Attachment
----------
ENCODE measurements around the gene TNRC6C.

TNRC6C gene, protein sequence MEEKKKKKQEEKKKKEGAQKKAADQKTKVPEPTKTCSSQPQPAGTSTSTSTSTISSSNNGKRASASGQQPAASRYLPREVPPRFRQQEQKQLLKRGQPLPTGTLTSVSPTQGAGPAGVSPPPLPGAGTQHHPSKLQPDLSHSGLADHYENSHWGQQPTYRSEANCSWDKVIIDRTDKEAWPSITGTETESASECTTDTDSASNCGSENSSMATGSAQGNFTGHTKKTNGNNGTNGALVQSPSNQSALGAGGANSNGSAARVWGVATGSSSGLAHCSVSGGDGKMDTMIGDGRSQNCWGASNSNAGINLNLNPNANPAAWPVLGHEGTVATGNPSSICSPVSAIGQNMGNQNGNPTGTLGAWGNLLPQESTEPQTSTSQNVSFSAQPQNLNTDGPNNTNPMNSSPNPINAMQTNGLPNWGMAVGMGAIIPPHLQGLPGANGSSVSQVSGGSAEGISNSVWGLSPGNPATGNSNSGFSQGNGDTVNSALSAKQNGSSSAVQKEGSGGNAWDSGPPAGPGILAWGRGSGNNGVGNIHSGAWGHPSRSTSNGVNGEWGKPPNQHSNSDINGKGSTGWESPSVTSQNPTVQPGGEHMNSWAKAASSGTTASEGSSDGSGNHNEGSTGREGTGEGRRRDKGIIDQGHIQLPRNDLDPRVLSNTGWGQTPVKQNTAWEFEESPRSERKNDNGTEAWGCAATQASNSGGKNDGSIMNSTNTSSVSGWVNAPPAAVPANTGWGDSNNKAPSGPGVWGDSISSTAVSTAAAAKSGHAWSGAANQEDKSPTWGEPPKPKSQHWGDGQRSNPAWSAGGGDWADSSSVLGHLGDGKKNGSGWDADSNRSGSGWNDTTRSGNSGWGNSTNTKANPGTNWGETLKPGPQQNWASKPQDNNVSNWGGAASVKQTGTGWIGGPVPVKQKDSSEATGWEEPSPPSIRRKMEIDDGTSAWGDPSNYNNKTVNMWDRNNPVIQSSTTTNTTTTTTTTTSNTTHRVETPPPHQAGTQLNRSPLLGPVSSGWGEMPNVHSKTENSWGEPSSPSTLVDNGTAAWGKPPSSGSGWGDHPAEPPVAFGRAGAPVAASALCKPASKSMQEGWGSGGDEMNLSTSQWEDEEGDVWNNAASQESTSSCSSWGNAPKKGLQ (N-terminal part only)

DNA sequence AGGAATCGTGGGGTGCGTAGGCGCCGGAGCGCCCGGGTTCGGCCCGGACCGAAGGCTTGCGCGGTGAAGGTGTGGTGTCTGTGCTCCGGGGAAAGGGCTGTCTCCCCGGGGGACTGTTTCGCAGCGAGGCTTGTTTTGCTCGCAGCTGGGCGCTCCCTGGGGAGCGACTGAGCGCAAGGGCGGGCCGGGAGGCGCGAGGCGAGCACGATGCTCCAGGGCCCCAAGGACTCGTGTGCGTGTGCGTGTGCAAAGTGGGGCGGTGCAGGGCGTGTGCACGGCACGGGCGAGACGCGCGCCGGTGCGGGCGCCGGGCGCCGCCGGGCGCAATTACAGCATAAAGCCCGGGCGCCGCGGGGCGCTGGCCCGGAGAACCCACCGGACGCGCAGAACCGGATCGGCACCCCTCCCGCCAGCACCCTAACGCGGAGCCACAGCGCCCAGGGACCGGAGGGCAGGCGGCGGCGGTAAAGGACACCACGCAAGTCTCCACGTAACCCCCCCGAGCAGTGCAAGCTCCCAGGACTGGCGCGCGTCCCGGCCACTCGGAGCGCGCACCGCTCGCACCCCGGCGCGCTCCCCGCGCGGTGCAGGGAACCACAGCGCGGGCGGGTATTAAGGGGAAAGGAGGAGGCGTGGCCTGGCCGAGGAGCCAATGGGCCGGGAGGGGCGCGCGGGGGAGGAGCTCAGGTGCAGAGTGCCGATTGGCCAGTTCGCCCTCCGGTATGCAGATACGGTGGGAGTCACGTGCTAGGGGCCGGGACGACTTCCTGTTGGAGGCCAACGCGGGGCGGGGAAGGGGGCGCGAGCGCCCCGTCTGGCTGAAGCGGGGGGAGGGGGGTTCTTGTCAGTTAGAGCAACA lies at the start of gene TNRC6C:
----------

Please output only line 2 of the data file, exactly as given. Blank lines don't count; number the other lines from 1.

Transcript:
TNRC6C gene, protein sequence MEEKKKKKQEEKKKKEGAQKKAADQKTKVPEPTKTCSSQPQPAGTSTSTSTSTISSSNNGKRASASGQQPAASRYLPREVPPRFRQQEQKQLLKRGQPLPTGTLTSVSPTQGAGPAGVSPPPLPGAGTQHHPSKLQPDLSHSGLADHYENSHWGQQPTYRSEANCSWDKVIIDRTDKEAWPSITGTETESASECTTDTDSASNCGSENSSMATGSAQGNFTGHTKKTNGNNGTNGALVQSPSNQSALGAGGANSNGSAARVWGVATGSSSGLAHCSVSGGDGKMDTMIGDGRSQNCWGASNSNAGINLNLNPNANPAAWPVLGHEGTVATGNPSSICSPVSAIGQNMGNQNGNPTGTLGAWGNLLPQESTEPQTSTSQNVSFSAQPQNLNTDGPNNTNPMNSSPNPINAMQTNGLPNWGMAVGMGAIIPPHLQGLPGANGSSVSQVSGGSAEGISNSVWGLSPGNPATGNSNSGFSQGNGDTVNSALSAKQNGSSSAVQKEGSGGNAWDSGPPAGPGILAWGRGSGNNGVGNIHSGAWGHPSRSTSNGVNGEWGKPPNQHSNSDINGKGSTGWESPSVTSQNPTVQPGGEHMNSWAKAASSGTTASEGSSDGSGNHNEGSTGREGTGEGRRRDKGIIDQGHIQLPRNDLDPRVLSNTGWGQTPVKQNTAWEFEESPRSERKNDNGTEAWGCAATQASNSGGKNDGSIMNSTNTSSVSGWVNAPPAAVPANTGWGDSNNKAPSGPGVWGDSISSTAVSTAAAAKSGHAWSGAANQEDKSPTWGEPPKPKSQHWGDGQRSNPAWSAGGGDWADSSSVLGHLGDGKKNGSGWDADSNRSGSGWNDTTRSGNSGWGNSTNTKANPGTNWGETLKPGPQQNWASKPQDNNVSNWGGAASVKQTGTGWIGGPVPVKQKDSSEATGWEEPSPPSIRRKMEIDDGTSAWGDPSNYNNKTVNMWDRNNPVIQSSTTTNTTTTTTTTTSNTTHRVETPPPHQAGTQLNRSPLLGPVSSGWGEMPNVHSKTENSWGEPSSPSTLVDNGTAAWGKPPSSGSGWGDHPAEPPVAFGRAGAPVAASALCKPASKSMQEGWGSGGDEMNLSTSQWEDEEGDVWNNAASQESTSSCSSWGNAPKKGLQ (N-terminal part only)